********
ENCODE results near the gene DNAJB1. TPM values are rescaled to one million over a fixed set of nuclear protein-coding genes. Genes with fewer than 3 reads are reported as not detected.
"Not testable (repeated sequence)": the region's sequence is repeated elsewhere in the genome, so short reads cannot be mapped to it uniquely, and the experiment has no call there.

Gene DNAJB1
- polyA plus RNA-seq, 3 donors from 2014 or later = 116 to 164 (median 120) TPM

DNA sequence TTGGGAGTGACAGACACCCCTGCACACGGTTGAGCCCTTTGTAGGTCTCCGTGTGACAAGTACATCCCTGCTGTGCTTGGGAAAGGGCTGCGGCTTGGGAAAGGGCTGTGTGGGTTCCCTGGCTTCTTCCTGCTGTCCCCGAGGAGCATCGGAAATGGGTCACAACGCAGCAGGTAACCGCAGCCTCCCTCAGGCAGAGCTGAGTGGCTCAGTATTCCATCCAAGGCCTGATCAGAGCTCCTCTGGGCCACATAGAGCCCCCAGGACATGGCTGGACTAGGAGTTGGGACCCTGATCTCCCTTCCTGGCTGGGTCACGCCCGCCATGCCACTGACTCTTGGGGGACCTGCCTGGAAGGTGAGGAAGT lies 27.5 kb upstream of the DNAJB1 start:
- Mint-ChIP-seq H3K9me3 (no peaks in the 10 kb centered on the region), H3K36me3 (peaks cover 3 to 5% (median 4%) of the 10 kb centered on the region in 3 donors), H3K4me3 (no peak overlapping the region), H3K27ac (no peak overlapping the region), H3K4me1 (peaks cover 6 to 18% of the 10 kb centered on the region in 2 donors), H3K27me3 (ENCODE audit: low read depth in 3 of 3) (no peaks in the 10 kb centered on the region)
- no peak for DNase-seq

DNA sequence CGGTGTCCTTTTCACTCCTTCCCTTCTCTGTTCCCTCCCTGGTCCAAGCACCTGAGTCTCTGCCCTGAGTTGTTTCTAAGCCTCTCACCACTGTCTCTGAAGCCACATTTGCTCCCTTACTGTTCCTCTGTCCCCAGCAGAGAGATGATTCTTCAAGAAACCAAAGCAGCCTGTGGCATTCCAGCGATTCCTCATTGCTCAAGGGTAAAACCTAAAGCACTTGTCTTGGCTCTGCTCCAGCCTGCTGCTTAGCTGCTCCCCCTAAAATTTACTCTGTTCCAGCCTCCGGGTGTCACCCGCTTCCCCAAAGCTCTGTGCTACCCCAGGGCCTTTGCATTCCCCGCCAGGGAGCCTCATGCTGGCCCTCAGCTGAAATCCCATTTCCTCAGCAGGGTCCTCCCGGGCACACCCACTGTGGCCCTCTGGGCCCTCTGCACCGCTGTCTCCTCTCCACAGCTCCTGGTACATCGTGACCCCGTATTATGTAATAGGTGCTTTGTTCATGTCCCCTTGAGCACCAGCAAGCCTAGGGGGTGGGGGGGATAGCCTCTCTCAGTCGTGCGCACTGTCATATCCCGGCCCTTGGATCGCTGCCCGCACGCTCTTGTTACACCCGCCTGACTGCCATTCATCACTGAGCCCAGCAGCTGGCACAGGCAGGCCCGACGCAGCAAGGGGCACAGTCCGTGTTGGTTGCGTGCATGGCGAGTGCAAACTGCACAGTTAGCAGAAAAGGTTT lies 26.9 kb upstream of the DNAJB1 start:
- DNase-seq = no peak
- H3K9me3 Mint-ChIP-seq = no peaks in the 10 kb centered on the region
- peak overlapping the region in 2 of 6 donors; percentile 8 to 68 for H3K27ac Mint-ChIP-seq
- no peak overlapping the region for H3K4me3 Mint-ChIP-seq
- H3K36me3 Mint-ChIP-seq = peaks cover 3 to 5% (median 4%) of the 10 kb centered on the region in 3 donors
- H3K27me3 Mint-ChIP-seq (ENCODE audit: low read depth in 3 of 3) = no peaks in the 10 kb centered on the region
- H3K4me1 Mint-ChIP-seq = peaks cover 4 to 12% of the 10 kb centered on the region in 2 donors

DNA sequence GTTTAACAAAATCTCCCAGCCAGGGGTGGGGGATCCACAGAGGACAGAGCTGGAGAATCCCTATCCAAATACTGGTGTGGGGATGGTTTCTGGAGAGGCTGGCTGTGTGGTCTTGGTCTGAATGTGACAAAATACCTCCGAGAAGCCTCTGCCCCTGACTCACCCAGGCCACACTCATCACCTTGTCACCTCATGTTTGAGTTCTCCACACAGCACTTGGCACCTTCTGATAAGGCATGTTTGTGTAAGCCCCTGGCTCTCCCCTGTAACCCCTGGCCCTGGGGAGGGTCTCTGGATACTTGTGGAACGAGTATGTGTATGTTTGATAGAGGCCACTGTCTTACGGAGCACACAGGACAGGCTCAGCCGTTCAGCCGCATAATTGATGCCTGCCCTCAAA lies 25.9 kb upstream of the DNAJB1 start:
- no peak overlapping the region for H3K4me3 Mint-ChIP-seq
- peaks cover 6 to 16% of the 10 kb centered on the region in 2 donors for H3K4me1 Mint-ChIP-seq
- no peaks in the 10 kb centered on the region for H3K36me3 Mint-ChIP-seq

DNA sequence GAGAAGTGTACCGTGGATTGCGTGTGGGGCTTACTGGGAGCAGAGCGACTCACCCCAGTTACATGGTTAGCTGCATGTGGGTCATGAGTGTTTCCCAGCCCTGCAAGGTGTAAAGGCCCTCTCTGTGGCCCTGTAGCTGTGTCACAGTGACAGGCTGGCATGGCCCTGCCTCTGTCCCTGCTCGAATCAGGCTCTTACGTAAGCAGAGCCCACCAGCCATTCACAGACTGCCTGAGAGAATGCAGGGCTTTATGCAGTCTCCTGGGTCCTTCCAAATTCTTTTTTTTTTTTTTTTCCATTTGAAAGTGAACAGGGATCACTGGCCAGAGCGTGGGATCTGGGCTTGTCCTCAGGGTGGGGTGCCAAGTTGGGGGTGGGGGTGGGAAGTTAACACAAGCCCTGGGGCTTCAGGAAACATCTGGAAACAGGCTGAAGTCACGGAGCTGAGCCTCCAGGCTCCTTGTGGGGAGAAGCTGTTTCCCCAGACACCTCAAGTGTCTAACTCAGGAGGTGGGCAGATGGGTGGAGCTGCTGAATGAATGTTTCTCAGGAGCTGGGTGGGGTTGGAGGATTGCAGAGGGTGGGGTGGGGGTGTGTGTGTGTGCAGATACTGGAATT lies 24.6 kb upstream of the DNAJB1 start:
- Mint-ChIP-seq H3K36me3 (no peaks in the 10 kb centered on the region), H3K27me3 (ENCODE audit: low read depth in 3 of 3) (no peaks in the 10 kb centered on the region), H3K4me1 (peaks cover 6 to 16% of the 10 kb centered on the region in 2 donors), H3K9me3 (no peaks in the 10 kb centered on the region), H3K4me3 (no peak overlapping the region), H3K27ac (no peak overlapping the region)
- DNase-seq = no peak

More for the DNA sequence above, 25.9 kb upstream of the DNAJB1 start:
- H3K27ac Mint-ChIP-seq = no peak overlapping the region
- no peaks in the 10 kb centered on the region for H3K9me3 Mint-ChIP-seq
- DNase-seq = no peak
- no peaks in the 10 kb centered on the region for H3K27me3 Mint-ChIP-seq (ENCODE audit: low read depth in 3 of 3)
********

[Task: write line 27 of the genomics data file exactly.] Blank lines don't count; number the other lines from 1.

- no peaks in the 10 kb centered on the region for H3K27me3 Mint-ChIP-seq (ENCODE audit: low read depth in 3 of 3)